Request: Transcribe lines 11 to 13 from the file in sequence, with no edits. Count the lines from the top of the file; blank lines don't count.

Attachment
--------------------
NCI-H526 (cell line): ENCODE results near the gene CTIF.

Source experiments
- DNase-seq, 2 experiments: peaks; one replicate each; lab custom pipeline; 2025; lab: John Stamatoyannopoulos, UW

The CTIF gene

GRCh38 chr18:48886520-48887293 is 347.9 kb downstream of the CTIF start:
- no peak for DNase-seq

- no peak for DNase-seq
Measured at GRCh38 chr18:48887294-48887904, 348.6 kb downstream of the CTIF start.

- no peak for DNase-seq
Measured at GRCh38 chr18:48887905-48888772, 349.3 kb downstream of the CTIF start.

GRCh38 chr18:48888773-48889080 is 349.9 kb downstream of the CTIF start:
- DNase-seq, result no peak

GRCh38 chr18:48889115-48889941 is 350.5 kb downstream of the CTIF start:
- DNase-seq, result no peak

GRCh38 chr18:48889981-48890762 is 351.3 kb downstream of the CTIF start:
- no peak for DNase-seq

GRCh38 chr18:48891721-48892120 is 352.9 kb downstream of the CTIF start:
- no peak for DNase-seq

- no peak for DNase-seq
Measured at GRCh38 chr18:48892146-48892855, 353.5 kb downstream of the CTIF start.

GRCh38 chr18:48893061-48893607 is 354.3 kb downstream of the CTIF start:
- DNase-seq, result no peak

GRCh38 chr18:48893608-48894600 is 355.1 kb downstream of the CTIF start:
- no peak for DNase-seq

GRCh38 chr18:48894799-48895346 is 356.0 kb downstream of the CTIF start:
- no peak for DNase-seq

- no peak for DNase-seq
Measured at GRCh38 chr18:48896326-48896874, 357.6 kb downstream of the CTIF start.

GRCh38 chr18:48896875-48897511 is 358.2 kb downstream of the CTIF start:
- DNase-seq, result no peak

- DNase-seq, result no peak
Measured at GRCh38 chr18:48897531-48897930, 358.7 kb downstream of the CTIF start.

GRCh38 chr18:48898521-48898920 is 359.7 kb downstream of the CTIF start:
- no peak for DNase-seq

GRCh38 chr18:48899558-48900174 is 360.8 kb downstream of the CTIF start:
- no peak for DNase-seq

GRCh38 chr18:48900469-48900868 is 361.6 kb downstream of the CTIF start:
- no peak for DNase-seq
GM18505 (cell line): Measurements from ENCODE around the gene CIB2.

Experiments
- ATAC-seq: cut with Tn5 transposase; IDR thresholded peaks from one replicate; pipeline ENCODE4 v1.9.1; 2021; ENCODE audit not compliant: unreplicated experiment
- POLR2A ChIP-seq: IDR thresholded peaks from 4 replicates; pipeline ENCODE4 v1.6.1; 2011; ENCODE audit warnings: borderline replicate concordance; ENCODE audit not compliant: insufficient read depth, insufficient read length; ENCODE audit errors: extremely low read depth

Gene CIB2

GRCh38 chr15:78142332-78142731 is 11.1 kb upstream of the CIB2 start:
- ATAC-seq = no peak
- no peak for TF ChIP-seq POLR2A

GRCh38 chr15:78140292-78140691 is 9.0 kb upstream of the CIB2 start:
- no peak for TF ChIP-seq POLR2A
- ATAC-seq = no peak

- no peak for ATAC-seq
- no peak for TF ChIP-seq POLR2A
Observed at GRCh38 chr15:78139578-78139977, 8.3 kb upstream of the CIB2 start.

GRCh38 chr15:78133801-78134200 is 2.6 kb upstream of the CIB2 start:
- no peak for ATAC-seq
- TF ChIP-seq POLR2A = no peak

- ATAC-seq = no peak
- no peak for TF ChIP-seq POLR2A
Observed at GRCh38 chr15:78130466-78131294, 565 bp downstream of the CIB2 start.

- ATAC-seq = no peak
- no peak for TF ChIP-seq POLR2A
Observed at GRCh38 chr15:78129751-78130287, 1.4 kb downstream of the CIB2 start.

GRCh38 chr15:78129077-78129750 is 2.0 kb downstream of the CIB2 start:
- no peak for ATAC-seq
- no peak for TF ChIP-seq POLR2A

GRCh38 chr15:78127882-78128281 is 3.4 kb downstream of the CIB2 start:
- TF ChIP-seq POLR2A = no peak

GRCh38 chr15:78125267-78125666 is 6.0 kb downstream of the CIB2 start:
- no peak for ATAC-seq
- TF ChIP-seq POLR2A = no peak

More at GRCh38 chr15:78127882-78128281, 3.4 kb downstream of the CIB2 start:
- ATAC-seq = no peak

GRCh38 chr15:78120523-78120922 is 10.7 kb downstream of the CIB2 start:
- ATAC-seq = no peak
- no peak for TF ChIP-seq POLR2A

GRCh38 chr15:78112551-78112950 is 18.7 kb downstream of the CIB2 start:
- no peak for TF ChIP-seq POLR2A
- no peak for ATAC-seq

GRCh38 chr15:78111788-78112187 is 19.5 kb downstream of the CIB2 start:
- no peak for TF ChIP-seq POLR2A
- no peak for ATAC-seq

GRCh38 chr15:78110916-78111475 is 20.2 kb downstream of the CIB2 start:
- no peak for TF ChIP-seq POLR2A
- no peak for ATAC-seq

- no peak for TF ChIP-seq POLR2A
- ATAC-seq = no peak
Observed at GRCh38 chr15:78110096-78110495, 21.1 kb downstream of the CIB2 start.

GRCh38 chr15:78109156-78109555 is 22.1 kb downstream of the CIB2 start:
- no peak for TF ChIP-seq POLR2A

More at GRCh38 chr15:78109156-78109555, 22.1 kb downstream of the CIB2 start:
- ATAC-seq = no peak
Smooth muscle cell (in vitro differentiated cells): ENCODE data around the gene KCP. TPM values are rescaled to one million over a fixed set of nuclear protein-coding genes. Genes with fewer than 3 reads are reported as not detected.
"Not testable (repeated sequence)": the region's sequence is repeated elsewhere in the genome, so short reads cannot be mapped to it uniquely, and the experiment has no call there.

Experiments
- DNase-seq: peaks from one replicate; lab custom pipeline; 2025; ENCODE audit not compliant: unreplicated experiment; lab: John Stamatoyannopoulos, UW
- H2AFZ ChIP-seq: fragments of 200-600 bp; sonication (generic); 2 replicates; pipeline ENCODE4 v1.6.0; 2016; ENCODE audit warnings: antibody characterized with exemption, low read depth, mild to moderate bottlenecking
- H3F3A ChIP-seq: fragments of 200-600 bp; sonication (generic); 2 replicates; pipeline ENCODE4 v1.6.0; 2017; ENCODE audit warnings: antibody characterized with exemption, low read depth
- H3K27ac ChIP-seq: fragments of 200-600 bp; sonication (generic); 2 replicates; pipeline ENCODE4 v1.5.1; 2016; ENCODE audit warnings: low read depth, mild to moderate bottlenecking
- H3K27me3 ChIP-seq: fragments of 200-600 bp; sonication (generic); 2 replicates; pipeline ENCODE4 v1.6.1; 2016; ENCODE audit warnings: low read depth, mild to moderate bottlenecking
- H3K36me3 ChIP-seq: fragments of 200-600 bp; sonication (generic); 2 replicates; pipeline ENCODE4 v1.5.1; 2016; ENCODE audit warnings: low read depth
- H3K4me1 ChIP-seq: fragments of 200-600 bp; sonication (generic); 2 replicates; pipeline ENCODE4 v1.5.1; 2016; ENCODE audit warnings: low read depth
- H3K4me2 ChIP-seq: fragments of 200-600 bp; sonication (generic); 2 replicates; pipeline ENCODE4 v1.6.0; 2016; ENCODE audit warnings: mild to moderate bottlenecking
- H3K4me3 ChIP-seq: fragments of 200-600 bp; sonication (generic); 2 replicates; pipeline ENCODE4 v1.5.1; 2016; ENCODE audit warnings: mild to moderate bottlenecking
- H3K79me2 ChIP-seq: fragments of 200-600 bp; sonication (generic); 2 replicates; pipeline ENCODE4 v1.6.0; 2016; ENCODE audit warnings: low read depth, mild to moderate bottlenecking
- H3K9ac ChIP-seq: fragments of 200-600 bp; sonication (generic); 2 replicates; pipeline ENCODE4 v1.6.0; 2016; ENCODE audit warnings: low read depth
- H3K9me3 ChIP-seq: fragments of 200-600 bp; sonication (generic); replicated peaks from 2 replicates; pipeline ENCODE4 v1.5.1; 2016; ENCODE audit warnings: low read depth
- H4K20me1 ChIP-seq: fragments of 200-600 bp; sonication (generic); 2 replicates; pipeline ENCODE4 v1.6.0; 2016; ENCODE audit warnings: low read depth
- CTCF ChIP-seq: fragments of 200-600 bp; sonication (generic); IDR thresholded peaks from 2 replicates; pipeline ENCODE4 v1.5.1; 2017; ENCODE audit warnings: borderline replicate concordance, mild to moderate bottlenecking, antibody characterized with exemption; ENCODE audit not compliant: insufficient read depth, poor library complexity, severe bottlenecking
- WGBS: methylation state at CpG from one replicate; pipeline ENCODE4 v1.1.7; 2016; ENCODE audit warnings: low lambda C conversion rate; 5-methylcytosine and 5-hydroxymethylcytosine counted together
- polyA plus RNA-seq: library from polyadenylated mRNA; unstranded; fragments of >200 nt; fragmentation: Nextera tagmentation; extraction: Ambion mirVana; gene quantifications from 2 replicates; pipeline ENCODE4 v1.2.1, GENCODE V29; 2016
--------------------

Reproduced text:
GRCh38 chr18:48888773-48889080 is 349.9 kb downstream of the CTIF start:
- DNase-seq, result no peak

GRCh38 chr18:48889115-48889941 is 350.5 kb downstream of the CTIF start: